There are only really three places to put the horizon in an image.  Where you put it depends on what part of the image you are trying to emphasize.  Remember though, that its position has a definite effect on how the scene is interpreted by your viewers.  If you put it in the middle, then you are dividing the image in half and telling the reader that you can’t decide on which part of the image is more important, the top part or the bottom part.  Middle placement produces a static image that can be boring to the viewer.  There is one exception and that is when you have a perfect reflection of the top part in the lower part.  For example, this is the type of scene that appears when you photograph a mountain and its reflection across a calm, pristine lake at sunrise, or buildings along a waterfront.

If you are not supposed to place it in the centre, then this leaves the upper part of the image and the lower part – obvious eh?  This brings into consideration, another design guideline referred to as the rule of thirds.  Details of its origin can be found at Rule of thirds and a more detailed treatment can be found at Rule of thirds in Composition.  This guideline suggests that the best placement of the horizon is either one third of the way down from the top of the image, or one third of the way up from the bottom of the image.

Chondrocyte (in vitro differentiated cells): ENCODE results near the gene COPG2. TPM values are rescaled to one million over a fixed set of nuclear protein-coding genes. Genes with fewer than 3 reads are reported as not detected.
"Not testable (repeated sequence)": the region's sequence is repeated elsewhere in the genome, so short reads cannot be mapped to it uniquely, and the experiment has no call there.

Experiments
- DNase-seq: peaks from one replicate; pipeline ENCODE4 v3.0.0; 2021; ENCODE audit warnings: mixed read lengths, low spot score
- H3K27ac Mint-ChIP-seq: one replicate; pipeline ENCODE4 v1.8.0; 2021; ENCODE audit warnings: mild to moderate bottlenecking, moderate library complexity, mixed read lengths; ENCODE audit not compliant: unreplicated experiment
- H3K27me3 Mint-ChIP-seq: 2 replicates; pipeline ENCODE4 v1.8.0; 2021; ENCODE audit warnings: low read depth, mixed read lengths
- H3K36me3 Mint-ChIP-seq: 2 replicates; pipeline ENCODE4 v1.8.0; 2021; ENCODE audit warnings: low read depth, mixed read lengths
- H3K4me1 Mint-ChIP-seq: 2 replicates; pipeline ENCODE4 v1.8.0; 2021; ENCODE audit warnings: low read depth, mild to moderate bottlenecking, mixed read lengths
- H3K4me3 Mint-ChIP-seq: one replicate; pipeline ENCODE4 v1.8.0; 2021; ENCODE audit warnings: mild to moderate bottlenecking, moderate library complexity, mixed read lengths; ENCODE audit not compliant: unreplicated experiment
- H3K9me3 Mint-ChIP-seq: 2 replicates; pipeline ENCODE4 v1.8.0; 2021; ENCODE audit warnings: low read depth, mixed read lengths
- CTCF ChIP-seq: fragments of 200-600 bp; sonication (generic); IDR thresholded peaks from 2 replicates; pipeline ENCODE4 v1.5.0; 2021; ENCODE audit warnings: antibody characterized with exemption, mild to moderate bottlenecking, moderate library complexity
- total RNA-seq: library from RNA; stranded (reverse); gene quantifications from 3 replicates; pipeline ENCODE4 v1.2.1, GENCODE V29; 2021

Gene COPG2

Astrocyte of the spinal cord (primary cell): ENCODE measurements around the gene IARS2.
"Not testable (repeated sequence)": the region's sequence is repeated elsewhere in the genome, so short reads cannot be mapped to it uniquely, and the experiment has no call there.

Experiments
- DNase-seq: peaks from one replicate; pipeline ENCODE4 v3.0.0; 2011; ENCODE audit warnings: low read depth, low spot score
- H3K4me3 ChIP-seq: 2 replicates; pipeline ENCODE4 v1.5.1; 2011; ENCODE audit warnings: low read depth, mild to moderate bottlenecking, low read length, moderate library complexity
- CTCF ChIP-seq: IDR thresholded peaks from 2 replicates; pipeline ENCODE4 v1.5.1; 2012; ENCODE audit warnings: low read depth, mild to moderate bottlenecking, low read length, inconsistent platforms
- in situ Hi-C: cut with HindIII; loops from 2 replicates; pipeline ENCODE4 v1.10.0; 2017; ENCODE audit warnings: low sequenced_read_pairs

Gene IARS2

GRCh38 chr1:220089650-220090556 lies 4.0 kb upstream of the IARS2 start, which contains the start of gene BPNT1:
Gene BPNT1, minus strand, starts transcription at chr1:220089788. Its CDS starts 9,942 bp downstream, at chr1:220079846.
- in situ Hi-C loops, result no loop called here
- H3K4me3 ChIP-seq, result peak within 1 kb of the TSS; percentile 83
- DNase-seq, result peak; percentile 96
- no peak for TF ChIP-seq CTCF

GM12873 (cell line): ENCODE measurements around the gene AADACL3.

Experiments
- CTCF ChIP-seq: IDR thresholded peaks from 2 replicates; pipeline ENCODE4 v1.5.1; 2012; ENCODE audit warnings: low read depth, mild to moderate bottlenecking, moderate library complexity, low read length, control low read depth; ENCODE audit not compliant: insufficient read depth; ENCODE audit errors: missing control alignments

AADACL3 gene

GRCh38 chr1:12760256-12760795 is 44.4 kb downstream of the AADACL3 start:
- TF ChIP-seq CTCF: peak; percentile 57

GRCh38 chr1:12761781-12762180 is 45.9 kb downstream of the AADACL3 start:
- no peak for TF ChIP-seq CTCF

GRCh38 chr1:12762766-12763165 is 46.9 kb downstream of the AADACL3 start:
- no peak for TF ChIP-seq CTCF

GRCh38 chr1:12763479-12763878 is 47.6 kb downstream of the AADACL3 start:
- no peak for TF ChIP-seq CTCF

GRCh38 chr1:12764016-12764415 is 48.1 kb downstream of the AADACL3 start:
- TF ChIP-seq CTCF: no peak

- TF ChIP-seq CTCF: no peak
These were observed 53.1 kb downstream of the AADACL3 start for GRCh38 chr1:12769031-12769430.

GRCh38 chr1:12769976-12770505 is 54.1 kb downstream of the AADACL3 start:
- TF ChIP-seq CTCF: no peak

If you want to emphasize the landscape below the horizon, i.e., the foreground part of the image, then the best placement is in the upper third position of the image.  Putting the horizon in this position tends to emphasize the sense of distance in the image. The key here is to make sure that you have set an aperture on your camera that will ensure all of your image is in focus.  If you cannot set an aperture on your camera, then be sure to dial in the landscape icon on the mode selector.  This is often indicated by a small icon that shows a mountain symbol.